I was raised by teachers. My dad was a classroom teacher and taught both 5th and 6th grades for over 38 years. My mom went back to school when I was in high school for education and proceeded to be a special education teacher – primarily in a resource room – for 25 years. To say that “Back to School” was an event in my household growing up would be an understatement. That phrase always held – and continues to hold – incredible meaning for me. Education was important, meaningful and expected to be held in high esteem. School came first.
This year, I have been watching the back to school pictures and comments on facebook. Since mid-August, there have been smiling faces, new clothes, brightly colored backpacks and lots – I do mean lots – of interesting comments on the start of the school year. The vast majority have been sharing mixed emotions of children getting a year older, gaining independence, and excitement for new starts. But, there have been just as many comments laced with fear and trepidation over challenges that their children will face this year. Will their teacher like them? Will they like their teacher? Will they have friends in the class? Will they fit in? Will they learn this year? Will this year be as hard as past years? How can I help my child in school?
As a special education advocate, a huge part of my job is helping parents to join with their school team in an effective and collaborative way. Sounds nice and easy, but it isn’t always so cut and dry. Education has a language all of its own. And, for many families, that language can feel intimidating and overwhelming. And, if you happen to have a child with any special learning needs, there is often so much information to stay on top of, so many things to follow up on and so much additional time, effort, energy and perseverance that has to be done in order to help your child learn. It is exhausting, to say the least, and most certainly a full time job. Juggle that with responsibilities to work, home, other children, family, spouses, etc. Well, it’s a lot.
One of the best ways to stay on top of everything at school is to join with your school team. Particularly if your child has special learning needs, it is critically important to get to know the folks in your child’s school. This doesn’t mean that you need to volunteer for 10 hours per week or memorize everyone’s name. But, it does mean that you need to reach out to those that will come into regular contact with your kids.
One thing that I always encourage my families to do is to write an email to the classroom teacher – and any other support staff including, but not limited to, special education teacher, social worker, school psychologist, PE teacher, Art & music teachers, speech/language pathologist – sharing your child’s learning needs at the start of the school year. This would include strengths and weaknesses, things that work (or don’t work) behaviorally, worries that you have for your child, hopes that you have for the upcoming year – basically, whatever information that you feel will be helpful for the school team to know. If your child has an IEP (individualized Educational Program), it is also very helpful to ask for a team meeting in the first month of school. Bring your IEP to that team meeting and ask who is working on what goals and delivering each type of instruction. Ask your team for regular updates on your child’s progress. Be it one time per week or one time per month – however frequently that you need to be informed of how things are going. And, if it feels as though it’s not going so well, get in touch with the team sooner rather than later.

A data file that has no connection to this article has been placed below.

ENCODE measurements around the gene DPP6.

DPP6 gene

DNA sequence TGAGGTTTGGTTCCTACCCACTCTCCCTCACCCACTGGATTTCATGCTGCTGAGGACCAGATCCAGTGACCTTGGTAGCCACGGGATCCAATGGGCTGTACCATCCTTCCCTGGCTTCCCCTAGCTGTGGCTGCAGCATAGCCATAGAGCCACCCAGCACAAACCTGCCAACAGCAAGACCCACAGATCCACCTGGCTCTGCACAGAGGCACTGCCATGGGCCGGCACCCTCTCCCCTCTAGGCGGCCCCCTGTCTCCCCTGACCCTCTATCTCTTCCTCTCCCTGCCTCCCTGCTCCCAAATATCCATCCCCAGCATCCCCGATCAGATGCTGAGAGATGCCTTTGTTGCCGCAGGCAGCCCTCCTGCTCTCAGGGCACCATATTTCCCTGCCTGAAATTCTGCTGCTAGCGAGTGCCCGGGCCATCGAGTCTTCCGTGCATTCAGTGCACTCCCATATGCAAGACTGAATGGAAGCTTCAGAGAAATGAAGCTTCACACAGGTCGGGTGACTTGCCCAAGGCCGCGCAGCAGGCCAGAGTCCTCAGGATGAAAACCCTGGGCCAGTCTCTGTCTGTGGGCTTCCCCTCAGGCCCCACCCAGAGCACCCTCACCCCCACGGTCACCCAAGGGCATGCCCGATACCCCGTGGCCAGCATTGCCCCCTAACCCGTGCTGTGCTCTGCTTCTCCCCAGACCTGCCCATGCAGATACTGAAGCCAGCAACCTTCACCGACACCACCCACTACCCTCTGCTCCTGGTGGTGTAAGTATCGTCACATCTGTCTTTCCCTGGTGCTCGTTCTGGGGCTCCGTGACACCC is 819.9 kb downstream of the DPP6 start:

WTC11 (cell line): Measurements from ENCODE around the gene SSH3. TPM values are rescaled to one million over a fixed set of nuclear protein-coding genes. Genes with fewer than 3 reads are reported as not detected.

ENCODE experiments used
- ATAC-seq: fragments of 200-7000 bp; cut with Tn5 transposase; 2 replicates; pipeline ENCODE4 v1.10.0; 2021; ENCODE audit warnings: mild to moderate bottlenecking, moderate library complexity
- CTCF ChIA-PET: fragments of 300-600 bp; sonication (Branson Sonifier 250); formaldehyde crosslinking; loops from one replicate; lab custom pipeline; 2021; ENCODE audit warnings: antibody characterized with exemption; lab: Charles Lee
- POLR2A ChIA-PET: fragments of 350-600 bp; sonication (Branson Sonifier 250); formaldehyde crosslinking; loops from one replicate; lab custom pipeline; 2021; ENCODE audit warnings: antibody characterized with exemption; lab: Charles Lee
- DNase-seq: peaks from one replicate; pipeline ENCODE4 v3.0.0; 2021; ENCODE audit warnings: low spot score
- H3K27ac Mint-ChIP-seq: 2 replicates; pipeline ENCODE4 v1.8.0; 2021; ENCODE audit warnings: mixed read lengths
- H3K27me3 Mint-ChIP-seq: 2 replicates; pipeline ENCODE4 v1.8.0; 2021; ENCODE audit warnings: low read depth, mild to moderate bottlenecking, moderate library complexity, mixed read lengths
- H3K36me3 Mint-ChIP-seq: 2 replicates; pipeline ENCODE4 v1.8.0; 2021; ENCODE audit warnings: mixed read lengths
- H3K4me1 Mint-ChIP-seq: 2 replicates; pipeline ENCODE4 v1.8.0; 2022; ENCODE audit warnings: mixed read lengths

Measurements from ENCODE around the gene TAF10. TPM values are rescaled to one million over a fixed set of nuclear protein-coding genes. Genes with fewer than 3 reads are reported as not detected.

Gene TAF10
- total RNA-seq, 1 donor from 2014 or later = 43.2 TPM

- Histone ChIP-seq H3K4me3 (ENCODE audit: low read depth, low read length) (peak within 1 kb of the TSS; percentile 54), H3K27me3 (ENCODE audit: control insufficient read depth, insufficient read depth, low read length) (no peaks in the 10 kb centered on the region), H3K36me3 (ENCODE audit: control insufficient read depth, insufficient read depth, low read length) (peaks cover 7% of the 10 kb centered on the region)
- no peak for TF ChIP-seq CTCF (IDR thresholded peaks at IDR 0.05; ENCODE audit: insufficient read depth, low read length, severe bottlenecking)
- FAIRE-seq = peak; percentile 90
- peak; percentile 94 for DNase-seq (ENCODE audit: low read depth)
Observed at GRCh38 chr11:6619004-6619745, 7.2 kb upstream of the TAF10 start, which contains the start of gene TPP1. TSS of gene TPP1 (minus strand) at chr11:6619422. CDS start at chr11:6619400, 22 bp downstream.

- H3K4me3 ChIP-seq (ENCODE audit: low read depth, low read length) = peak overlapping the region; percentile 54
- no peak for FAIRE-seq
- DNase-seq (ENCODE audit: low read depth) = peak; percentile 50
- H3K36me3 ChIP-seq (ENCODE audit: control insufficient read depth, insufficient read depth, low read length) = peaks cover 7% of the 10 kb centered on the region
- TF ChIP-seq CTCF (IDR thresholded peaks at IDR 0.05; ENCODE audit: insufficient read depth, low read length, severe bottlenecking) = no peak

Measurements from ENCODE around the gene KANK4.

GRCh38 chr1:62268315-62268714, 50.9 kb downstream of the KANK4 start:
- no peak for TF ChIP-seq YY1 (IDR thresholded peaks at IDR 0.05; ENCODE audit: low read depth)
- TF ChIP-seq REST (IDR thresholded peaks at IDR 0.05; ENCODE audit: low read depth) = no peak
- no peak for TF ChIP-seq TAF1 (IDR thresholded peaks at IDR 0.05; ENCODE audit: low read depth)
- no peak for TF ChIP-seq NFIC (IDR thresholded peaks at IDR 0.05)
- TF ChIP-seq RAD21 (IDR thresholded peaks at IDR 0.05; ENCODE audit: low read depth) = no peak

Another tip to do from the start of the school year is to ask pointed questions. If reading is an issue, ask what DRA level your child is currently being instructed at, ask where he/she may be getting stuck and any strategies at home that you can do to reinforce the teaching in the classroom. Ask for your child’s daily and weekly schedule. This is particularly helpful if your child sees a number of different service providers throughout the day. Double check the IEP to make sure that your child’s goals and objectives are data driven. If they are, ask that baseline data be sent home in order to track progress more readily.
The primary goal in all of this is to be informed. Know what is going on so that you can resolve issues before they become problems. Setting up a strong working relationship with your child’s team from the start of the school year is a key ingredient to a successful year. This is not to say that problems won’t come up – they will. But, you will be better prepared to deal with them. And hopefully, at the end of the school year, the answers to all those back to school questions will bring a smile to your face – and your child’s! Always know that if problems do show up, your CAA advocate is there by your side to help support you.
Jill Chuckas, MSW
Special Education Advocate
Helpful take away ~ Back to School checklist:
- Emails to teachers with child’s learning strengths/weaknesses
- Ask for service schedule
- Check IEP service hours against schedule
- Check to see that goals/objectives are data driven
- Ask for baseline data to be sent home by end of September
- Ask for regular communication – figure out with team if weekly, bi-weekly, monthly
- Check to see when the annual review and triennial review dates are –contact CAA advocate at least a month prior to review date to prep for the meeting
- Ask any clarifying questions on CMT scores (more to come on this topic soon)